blennerville windmill
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Panoramic photo by Gearoid Casey EXPERT Taken 17:08, 06/06/2008 - Views loading...


blennerville windmill

The World > Europe > Ireland

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Blennerville Windmill is a tower mill located in Blennerville, County Kerry.  It was built by Sir Rowland Blennerhassett in 1800 but by 1846 had fallen into ruins. In 1981 Tralee  Urban Council purchased the windmill and has developed it as a visitor attraction. Blennerville Windmill is a living reminder of Ireland's rich cultural and industrial heritage. A replica of the Jeanie Johnston Famine Ship was construced at a site adjacent to the windmill and the project was completed in 2003.  The orignal ship was built in 1847 in Quebec but was later purchased by a Tralee Merchant Nicholas Donovan.  It was used to import timber but during the famine the ship carried passengers on the return journeys from Tralee to North America. A  2km section of the Tralee to Dingle Steam Railway was restored  and brings visitors from Tralee town to Blenerville. Dine at the award winning Station House Bar and Grill adjacent to the railway before your return trip.

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Nearby images in Ireland


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This panorama was taken in Ireland, Europe

This is an overview of Europe

Europe is generally agreed to be the birthplace of western culture, including such legendary innovations as the democratic nation-state, football and tomato sauce.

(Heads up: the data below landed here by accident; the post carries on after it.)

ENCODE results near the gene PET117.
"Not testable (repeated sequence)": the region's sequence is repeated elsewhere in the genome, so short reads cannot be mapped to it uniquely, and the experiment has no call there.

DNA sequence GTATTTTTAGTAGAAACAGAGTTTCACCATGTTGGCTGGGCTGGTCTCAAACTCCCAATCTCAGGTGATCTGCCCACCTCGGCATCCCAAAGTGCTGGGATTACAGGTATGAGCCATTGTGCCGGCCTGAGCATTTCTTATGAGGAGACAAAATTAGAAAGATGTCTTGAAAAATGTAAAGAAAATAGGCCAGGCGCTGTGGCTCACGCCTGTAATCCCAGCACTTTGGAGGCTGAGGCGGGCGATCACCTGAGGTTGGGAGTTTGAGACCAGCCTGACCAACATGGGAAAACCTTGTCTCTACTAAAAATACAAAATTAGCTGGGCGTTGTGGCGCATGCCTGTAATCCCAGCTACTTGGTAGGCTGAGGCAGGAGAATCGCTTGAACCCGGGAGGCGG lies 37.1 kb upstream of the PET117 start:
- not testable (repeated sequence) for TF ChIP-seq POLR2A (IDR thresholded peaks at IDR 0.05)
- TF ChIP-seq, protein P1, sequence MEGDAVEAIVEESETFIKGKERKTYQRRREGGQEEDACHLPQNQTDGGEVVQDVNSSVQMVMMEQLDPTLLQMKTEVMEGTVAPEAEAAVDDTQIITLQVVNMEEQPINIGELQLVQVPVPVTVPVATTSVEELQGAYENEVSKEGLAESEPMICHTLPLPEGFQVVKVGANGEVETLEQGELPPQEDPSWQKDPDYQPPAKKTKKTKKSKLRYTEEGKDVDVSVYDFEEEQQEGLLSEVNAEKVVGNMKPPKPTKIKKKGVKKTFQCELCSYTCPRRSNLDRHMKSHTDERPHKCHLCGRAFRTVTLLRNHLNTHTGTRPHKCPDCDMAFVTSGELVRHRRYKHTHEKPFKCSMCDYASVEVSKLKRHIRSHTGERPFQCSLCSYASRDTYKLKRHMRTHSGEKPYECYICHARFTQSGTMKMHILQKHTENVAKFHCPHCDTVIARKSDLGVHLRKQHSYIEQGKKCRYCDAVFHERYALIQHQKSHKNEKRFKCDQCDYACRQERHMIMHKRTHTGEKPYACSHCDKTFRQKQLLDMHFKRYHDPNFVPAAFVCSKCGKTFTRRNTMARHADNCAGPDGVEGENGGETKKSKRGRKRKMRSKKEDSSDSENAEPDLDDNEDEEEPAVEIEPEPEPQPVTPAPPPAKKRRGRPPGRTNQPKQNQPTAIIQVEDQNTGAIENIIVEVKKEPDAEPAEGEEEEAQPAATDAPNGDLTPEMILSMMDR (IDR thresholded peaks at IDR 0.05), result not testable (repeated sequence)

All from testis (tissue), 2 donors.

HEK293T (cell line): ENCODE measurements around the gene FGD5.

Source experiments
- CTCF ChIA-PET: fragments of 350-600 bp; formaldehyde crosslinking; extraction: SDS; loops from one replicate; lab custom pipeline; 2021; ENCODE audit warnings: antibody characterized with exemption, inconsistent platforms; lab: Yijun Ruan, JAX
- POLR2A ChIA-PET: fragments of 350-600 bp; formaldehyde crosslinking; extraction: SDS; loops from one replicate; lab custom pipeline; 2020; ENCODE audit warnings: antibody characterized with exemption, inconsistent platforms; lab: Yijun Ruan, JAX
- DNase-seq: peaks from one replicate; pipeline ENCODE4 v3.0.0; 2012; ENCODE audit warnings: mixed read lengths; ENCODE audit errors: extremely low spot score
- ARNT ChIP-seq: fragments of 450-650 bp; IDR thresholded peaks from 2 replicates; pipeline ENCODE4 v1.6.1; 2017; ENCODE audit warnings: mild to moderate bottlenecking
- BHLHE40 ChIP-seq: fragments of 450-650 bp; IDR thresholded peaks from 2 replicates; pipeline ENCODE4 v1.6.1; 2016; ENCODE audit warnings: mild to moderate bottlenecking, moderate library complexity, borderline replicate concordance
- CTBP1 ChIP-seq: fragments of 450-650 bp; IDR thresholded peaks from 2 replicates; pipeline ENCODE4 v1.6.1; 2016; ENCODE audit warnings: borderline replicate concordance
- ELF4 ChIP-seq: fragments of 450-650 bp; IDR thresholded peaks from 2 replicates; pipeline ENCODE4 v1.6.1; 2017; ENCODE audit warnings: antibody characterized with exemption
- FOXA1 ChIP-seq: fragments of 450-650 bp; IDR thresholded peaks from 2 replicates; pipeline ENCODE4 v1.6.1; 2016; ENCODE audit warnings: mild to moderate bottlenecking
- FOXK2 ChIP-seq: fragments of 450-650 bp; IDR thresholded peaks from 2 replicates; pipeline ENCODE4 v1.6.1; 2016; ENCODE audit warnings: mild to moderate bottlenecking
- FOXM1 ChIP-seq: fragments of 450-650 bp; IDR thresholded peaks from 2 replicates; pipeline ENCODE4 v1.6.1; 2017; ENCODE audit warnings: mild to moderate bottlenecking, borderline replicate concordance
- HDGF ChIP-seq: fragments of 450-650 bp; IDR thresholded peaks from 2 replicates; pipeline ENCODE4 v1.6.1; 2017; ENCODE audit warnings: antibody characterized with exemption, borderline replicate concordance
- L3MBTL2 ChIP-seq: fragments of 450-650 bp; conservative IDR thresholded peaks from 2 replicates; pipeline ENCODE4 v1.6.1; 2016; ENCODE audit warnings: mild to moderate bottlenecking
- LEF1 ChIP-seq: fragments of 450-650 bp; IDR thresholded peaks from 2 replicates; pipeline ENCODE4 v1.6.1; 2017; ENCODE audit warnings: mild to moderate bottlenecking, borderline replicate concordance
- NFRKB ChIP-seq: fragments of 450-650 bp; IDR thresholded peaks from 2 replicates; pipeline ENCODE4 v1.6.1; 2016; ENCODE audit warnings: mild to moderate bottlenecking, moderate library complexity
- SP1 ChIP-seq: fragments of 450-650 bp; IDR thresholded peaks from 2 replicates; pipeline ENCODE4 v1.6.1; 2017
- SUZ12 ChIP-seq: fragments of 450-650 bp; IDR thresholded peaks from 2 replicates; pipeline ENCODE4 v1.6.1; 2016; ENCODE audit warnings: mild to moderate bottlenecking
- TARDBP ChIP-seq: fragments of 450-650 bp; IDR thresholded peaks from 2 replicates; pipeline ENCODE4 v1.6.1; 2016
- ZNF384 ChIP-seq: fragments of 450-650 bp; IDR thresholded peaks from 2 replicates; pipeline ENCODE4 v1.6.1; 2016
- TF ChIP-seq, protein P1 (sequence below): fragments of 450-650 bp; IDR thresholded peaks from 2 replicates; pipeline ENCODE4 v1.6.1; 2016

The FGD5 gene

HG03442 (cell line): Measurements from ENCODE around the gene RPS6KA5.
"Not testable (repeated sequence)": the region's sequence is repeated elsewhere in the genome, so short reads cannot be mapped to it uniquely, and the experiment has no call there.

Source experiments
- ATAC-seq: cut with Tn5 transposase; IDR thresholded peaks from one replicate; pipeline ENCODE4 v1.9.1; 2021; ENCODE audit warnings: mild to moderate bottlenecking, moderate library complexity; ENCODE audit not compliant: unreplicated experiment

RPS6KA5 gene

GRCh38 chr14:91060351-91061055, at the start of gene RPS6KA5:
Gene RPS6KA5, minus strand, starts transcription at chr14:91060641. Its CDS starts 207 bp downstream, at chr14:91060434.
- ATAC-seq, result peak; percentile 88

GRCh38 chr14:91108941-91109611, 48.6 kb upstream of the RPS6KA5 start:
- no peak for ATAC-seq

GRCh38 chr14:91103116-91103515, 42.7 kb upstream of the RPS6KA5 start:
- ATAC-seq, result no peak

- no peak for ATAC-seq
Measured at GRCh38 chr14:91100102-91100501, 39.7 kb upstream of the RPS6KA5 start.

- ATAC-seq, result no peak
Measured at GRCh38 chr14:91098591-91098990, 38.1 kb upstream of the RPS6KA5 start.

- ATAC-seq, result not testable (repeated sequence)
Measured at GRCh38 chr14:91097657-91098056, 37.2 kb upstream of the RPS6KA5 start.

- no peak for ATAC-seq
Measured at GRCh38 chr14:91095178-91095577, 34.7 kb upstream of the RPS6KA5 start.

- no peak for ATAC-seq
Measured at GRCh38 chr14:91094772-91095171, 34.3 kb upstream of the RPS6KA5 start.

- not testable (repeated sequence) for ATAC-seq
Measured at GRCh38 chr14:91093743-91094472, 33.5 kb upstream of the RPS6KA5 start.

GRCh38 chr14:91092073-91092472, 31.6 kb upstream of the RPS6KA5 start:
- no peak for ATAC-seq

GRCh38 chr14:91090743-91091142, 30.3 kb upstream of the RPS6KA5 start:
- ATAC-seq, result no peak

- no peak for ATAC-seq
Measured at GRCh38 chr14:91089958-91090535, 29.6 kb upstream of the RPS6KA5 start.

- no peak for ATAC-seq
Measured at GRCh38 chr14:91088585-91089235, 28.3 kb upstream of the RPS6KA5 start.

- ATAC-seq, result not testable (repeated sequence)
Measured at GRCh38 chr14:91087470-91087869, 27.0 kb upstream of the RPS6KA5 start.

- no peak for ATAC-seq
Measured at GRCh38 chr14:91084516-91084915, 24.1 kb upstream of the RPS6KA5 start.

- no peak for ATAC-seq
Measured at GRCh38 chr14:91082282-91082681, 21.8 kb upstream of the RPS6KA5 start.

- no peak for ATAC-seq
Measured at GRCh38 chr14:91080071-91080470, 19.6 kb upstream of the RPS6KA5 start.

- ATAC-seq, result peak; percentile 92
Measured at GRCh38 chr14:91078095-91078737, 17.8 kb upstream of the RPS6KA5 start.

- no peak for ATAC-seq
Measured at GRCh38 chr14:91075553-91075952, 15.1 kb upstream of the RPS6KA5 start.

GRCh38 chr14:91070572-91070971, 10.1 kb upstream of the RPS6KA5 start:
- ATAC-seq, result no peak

The word Europe comes from the Greek goddess Europa, who was kidnapped by Zeus and plunked down on the island of Crete. Europa gradually changed from referring to mainland Greece until it extended finally to include Norway and Russia.

Don't be confused that Europe is called a continent without looking like an island, the way the other continents do. It's okay. The Ural mountains have steadily been there to divide Europe from Asia for the last 250 million years. Russia technically inhabits "Eurasia".

Europe is presently uniting into one political and economic zone with a common currency called the Euro. The European Union originated in 1993 and is now composed of 27 member states. Its headquarters is in Brussels, Belgium.

Do not confuse the EU with the Council of Europe, which has 47 member states and dates to 1949. These two bodies share the same flag, national anthem, and mission of integrating Europe. The headquarters of the Council are located in Strasbourg, France, and it is most famous for its European Court of Human Rights.

In spite of these two bodies, there is still no single Constitution or set of laws applying to all the countries of Europe. Debate rages over the role of the EU in regards to national sovereignty. As of January 2009, the Lisbon Treaty is the closest thing to a European Constitution, yet it has not been approved by all the EU states. 

Text by Steve Smith.

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